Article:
- Spain - Building on an initiative started in 2010, Baxter's Sabiñanigo facility expanded the removal of a two-stage washing bath from additional manufacturing lines for Viaflo, Baxter’s non-PVC flexible intravenous (IV) bag. The facility also implemented a project to recover and reuse hot water from autoclaves used to sterilize finished products. These efforts contributed to a 25,000 m3 reduction in water usage compared to 2010
- United States
- Baxter’s Los Angeles facility reduced wastewater from cooling towers, reverse osmosis equipment, and water distillation equipment to decrease water use by nearly 50,000 m3 compared to 2010.
- Baxter’s Mountain Home facility implemented water conservation projects such as reusing water from plastic pelletizer operations, optimizing water treatment equipment such as water softeners, and recycling cooling water by eliminating single-pass use in several parts of the facility. These projects have decreased water usage by nearly 6,100 m3 annually – a 1% absolute reduction and a 10% reduction normalized to facility production.
Water issues vary significantly by location. Baxter used the World Business Council for Sustainable Development (WBCSD) Global Water Tool to evaluate the availability of renewable water resources at Baxter’s largest water-consuming locations, which represent approximately 92% of the company’s total water use. Nine of those sites are located in water-scarce areas, eight in water-stressed areas and 22 in water-sufficient areas (see second note on graph below).
Water usage in water-scarce and water-stressed areas increased 5% in absolute terms in 2011 compared to 2010, primarily due to production growth at those locations. Although Baxter has not established more aggressive water goals for these locations, water use normalized to production decreased by 4% at these locations combined – outpacing the internal corporate target of a 3% annual reduction.
While the WBCSD water tool has helped Baxter screen operations located in potentially water-scarce or water-stressed areas, the company has initiated a study to better understand the full water risk at each location. Building on the WBCSD approach, this study broadly defines water risk in three categories: cost and regulatory risks, access and growth-constraint risks, and reputation and right-to-operate risks.
With the help of Water Advocates, Baxter has begun to explore partnership opportunities with local non-governmental organizations (NGOs) to implement projects to help protect vulnerable watersheds or provide communities with enhanced access to clean water and sanitation.
Baxter has entered an agreement with a local NGO to implement a community water project near the company’s facility in Canlubang, Philippines. This project aims to improve the water, sanitation and hygiene conditions of the nearly 1,500 individuals in Sitio Silangan. The project objectives are to:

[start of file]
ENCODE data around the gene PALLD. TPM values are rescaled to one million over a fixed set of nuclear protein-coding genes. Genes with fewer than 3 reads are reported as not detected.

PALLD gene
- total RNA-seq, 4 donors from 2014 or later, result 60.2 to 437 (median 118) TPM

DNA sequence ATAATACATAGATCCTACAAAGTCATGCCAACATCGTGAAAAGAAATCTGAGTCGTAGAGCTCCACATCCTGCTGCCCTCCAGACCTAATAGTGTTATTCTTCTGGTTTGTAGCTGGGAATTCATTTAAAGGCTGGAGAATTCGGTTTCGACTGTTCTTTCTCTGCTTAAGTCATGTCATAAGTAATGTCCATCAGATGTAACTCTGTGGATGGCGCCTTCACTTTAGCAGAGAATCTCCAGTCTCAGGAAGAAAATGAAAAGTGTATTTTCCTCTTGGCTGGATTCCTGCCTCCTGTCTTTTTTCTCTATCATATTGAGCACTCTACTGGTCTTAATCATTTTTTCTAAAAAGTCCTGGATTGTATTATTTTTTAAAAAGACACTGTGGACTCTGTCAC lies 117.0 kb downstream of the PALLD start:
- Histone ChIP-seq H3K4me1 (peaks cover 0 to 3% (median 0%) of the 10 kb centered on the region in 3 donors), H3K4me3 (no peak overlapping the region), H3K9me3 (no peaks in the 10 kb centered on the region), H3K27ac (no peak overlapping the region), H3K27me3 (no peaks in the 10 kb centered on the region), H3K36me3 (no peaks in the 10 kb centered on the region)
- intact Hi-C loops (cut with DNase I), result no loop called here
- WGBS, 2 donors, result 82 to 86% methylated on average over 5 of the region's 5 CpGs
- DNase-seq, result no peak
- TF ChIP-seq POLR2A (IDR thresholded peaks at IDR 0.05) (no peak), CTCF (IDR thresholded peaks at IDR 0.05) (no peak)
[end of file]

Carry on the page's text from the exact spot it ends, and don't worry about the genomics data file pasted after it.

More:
- Introduce sustainable potable water sources to Sitio Silangan;
- Raise awareness about low-cost water supply and sanitation solutions for households and the community;
- Introduce and provide training on low-cost water supply, sanitation and hygiene (WASH) technologies for human health, community empowerment and environmental protection; and
- Build the capacity of the community to manage its water supply and sanitation systems sustainably.
Baxter also is exploring similar projects near its Cuernavaca, Mexico, facility.
Wastewater discharged from Baxter's production operations represents one of the company's most significant environmental compliance risks. In 2011, 73 of Baxter’s 74 self-reported environmental incidents were exceedances of permitted wastewater discharge limits. During the year, 81% of the reported wastewater discharge exceedances were from two Baxter locations: Lessines, Belgium, reported 35 wastewater exceedances related to temperature, and Sabiñánigo, Spain, reported 25 wastewater exceedances, primarily involving increased flow of treated wastewater. Both facilities have worked with local environmental authorities to make certain that responses are satisfactory. In addition, Baxter’s environmental engineering group engaged an external wastewater expert during 2011 to ensure implementation of proper preventive actions at both locations.
A single event may result in numerous environmental compliance incidents. For instance, a discharge of hot water during the course of seven days that elevates the wastewater discharge temperature above the daily regulatory limit would count as seven environmental compliance incidents. The Lessines and Sabiñánigo facilities both experienced events that spanned multiple days and resulted in multiple exceedances.
Baxter’s Lessines facility has received temporary authorization from local regulatory officials for higher temperature wastewater discharge limits. This provides the facility time to investigate the sources of elevated wastewater temperature and implement projects to recover heat and water and reduce overall wastewater temperature. Addressing the source of the issue is preferable to installing additional pollution-control equipment at the wastewater treatment plant outfall.